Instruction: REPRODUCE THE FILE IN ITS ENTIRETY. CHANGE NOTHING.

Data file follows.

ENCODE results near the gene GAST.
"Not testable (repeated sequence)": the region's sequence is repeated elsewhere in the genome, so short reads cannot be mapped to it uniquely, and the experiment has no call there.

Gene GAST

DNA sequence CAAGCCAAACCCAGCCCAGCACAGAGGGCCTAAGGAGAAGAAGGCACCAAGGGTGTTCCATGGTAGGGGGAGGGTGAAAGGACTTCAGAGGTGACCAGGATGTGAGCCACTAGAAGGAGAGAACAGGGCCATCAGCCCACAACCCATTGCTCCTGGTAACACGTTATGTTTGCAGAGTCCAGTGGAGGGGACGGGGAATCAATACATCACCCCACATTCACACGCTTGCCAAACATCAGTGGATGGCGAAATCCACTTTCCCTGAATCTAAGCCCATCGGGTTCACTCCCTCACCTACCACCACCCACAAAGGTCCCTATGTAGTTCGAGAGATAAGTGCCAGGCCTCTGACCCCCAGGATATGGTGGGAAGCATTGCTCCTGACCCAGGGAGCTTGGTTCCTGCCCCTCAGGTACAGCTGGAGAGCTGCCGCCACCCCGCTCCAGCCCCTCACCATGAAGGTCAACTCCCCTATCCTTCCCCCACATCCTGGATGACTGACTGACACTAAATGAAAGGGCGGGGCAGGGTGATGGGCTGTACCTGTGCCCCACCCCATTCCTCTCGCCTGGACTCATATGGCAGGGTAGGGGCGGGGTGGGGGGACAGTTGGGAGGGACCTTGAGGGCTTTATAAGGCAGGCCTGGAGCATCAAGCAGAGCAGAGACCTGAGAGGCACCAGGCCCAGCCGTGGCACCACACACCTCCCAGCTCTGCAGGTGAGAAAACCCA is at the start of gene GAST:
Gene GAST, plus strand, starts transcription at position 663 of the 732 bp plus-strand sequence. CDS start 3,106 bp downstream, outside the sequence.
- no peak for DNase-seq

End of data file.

ENCODE results near the gene GAST.
"Not testable (repeated sequence)": the region's sequence is repeated elsewhere in the genome, so short reads cannot be mapped to it uniquely, and the experiment has no call there.

Gene GAST

DNA sequence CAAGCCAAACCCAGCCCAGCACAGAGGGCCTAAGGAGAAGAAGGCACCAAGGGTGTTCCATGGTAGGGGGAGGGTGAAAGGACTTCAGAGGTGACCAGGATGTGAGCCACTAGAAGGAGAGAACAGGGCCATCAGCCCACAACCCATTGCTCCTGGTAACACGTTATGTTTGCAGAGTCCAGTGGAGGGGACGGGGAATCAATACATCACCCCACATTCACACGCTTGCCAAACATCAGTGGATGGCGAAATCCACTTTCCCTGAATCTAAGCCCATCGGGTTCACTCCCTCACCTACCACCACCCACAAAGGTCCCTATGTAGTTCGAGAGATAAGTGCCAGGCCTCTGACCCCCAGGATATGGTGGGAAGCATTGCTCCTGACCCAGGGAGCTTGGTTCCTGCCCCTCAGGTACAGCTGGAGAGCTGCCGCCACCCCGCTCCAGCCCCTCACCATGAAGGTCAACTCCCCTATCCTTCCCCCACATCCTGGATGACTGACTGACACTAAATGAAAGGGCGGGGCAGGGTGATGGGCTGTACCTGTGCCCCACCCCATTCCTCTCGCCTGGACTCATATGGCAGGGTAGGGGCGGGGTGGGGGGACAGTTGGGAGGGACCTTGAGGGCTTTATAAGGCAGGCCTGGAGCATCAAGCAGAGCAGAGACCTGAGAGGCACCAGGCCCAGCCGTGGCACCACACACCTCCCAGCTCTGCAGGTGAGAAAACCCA is at the start of gene GAST:
Gene GAST, plus strand, starts transcription at position 663 of the 732 bp plus-strand sequence. CDS start 3,106 bp downstream, outside the sequence.
- no peak for DNase-seq